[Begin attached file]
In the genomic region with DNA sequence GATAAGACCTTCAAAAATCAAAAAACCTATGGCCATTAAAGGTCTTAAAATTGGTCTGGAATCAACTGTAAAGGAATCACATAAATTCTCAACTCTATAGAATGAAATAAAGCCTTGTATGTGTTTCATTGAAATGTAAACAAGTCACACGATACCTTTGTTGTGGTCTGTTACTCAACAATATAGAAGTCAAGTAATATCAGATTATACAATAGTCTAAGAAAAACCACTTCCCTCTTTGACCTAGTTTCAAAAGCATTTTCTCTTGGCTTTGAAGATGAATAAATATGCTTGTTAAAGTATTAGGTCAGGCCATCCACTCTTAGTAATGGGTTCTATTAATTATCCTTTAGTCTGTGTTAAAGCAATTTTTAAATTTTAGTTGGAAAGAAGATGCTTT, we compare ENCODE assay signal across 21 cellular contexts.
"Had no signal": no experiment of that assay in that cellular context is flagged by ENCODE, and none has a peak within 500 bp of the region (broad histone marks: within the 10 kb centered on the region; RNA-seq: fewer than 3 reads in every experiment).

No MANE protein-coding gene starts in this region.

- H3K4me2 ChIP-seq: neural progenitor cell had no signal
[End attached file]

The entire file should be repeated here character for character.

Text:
In the genomic region with DNA sequence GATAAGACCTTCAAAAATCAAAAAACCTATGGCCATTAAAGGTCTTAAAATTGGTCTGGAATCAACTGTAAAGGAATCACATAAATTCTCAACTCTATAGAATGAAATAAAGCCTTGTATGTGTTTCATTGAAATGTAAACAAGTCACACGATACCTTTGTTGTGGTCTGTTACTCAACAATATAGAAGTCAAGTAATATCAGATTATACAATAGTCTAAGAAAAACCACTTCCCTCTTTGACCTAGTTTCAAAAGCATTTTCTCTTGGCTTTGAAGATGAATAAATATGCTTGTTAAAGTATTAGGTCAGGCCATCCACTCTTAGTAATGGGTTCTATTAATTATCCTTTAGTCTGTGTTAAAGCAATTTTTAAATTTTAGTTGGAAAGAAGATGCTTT, we compare ENCODE assay signal across 21 cellular contexts.
"Had no signal": no experiment of that assay in that cellular context is flagged by ENCODE, and none has a peak within 500 bp of the region (broad histone marks: within the 10 kb centered on the region; RNA-seq: fewer than 3 reads in every experiment).

No MANE protein-coding gene starts in this region.

- H3K4me2 ChIP-seq: neural progenitor cell had no signal